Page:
7/19/11: Amelia returned for her 6-month recall visit, and she did not self report any other risk factors other than her frequent daily drinks of tea and juice. Her CariScreen score was 536, and she had one new cavity that needed restoration, a couple small new lesions forming, and as some recurrent decay around one of her previous fillings. Her hygienist inquired as to why Amelia liked to have liquids to drink so frequently. Amelia informed her hygienist that she kept them close because she felt like her mouth was dry sometimes. At this point, her hygienist pulled out Amelia’s caries risk assessment form and went through the risk factor list, covering each question thoroughly but without judgment, knowing something was missing. Amelia was initially resistant, but as the hygienist continued to ask open-ended questions, Amelia began to share and the dental team discovered that Amelia was actually on 4 different medications for depression, anxiety, and back pain that she took daily. Amelia was initially resistant to share her medications as she didn’t feel they were important to her dentist and felt embarrassed about the medications she was taking. During a visit to a local medical clinic a year ago, she had been treated like a “drug seeker” and was tired of feeling judged. She was working hard and was taking care of her mother and little brother and felt that few medical professionals took her seriously. It took her dental team time to build enough trust for her to share some risk factors that were making her more susceptible to dental decay. After understanding the underlying cause of her susceptibility and the options she had, Amelia had an in-office fluoride varnish and chose to begin using a professional rinse and toothpaste/gel with pH neutralization, xylitol, fluoride, and nanoparticles of hydroxyapatite at home (such as CTx4 Treatment Rinse, CTx3 Rinse, and CTx4 Gel 1100).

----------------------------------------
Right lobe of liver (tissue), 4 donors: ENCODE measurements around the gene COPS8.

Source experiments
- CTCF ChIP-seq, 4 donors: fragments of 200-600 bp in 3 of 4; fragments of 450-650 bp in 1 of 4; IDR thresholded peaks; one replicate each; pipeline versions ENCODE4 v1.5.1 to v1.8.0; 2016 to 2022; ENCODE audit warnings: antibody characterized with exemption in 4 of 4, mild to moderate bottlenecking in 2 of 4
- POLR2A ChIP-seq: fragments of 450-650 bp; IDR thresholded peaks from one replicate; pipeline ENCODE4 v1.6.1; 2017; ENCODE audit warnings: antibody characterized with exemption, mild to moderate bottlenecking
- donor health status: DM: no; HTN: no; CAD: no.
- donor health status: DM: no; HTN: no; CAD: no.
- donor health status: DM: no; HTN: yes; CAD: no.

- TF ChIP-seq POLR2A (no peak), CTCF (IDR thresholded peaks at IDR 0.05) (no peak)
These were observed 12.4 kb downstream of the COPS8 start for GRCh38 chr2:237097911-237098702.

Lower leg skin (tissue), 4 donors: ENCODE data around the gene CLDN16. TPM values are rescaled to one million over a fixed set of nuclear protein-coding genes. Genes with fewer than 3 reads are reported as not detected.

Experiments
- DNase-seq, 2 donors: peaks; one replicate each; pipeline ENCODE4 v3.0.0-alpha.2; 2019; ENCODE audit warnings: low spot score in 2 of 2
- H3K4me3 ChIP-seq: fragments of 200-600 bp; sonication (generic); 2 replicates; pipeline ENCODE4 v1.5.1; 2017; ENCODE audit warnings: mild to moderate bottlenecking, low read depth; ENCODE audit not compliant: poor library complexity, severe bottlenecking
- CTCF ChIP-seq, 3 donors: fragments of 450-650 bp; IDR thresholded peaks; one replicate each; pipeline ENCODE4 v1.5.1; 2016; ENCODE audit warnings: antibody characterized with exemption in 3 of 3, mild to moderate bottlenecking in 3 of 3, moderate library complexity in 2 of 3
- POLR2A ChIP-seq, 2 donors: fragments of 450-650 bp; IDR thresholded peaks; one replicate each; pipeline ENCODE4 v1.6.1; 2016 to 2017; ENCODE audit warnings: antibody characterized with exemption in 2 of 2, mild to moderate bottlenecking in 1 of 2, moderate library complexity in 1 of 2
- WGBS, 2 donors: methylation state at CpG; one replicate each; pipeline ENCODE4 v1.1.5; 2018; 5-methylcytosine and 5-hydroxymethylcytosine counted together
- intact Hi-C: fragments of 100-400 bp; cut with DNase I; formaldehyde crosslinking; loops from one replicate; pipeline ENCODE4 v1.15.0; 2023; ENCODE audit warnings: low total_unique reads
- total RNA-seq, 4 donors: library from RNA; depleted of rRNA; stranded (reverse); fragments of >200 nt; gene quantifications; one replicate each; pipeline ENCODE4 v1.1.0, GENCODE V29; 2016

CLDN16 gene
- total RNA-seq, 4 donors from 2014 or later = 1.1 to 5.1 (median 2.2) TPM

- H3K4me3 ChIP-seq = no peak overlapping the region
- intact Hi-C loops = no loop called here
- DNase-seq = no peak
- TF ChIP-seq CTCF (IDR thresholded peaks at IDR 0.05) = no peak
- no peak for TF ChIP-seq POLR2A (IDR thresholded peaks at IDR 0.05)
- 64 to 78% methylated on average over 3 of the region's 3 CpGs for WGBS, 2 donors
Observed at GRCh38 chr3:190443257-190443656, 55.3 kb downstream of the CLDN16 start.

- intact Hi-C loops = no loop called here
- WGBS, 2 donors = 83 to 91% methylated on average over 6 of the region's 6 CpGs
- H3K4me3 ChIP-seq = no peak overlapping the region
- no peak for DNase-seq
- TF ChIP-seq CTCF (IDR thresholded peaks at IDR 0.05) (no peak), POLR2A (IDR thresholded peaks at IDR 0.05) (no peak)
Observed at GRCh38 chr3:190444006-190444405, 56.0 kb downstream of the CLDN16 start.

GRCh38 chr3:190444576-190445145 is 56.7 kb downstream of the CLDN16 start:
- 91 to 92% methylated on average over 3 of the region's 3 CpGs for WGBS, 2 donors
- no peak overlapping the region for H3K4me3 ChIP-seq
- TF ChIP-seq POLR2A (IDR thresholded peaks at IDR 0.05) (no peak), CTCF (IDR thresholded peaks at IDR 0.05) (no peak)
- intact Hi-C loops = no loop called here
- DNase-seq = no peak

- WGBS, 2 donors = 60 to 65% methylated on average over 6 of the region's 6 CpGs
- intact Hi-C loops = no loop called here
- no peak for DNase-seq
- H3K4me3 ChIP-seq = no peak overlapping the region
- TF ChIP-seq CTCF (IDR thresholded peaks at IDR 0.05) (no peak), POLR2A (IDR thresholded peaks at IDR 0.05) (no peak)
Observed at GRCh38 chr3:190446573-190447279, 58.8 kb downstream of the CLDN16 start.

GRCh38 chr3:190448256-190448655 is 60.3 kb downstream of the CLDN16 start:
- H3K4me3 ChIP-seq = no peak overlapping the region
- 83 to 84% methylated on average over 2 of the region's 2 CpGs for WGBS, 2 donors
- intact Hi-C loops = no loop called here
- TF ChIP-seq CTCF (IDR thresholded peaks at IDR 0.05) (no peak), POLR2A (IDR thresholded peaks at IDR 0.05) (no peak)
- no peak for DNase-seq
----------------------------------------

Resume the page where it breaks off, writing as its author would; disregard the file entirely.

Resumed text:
10/12/11: Amelia returned for a 3-month recall check to assess how her therapy was working. She was still taking the 4 different medications and experiencing dry mouth. She was also still frequently sipping tea and juice. Thankfully, her early lesions identified at the previous visit were showing signs of remineralization and all of her restorations looked great. Due to her low saliva flow, it was important that she continue with a maintenance program of pH neutralization, xylitol, fluoride, and nanoparticles of hydroxyapatite; and Amelia chose to stick with using the professional rinse and toothpaste/gel with pH neutralization, xylitol, fluoride, and nanoparticles of hydroxyapatite daily. To date, Amelia has shown no new decay.